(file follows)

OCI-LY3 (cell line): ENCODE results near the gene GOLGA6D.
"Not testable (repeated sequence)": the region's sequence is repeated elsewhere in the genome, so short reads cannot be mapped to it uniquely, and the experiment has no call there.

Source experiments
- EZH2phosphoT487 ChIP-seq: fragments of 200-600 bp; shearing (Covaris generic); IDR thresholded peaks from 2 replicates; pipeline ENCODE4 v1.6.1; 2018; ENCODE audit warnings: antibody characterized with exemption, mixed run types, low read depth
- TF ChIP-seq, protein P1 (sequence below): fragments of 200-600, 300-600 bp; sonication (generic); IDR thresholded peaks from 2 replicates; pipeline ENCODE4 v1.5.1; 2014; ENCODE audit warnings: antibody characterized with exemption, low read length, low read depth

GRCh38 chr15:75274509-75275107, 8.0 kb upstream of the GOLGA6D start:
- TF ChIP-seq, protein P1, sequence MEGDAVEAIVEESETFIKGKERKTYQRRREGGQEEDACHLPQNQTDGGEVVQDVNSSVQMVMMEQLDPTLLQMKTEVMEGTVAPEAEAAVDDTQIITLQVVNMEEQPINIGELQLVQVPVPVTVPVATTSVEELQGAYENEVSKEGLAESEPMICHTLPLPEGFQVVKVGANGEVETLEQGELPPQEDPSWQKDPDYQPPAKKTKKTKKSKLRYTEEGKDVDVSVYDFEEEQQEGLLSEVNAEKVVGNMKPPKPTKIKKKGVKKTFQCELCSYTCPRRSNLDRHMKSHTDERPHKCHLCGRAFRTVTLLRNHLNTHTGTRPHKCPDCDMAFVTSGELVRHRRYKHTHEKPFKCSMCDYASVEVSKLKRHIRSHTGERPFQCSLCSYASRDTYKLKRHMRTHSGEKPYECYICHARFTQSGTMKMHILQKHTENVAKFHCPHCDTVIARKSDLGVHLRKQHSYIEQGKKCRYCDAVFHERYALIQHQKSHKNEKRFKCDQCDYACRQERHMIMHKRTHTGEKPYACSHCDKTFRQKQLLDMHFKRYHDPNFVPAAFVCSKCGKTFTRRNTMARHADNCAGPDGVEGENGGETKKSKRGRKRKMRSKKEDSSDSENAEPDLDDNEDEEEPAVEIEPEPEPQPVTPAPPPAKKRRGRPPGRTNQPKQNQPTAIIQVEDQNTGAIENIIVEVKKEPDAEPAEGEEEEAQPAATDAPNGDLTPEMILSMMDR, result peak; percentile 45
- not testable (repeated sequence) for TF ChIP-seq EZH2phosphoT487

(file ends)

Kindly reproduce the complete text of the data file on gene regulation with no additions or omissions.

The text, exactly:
OCI-LY3 (cell line): ENCODE results near the gene GOLGA6D.
"Not testable (repeated sequence)": the region's sequence is repeated elsewhere in the genome, so short reads cannot be mapped to it uniquely, and the experiment has no call there.

Source experiments
- EZH2phosphoT487 ChIP-seq: fragments of 200-600 bp; shearing (Covaris generic); IDR thresholded peaks from 2 replicates; pipeline ENCODE4 v1.6.1; 2018; ENCODE audit warnings: antibody characterized with exemption, mixed run types, low read depth
- TF ChIP-seq, protein P1 (sequence below): fragments of 200-600, 300-600 bp; sonication (generic); IDR thresholded peaks from 2 replicates; pipeline ENCODE4 v1.5.1; 2014; ENCODE audit warnings: antibody characterized with exemption, low read length, low read depth

GRCh38 chr15:75274509-75275107, 8.0 kb upstream of the GOLGA6D start:
- TF ChIP-seq, protein P1, sequence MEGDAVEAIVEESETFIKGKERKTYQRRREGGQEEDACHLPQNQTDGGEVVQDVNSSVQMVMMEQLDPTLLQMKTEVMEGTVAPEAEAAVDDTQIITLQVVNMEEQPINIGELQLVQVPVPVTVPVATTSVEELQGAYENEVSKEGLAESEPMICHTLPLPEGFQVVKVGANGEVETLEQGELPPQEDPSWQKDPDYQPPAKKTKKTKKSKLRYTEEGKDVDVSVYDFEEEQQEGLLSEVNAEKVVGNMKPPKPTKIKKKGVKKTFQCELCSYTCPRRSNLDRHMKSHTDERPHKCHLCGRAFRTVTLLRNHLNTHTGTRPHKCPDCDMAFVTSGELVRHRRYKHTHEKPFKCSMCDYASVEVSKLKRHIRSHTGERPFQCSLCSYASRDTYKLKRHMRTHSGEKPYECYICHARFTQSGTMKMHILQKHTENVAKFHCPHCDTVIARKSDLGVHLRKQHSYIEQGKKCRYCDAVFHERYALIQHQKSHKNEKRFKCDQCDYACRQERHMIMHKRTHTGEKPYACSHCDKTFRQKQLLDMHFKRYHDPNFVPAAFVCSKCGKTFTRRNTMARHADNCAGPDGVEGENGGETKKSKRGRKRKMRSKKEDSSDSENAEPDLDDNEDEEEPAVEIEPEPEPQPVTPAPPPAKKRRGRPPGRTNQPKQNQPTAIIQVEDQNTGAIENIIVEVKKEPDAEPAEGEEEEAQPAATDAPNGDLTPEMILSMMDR, result peak; percentile 45
- not testable (repeated sequence) for TF ChIP-seq EZH2phosphoT487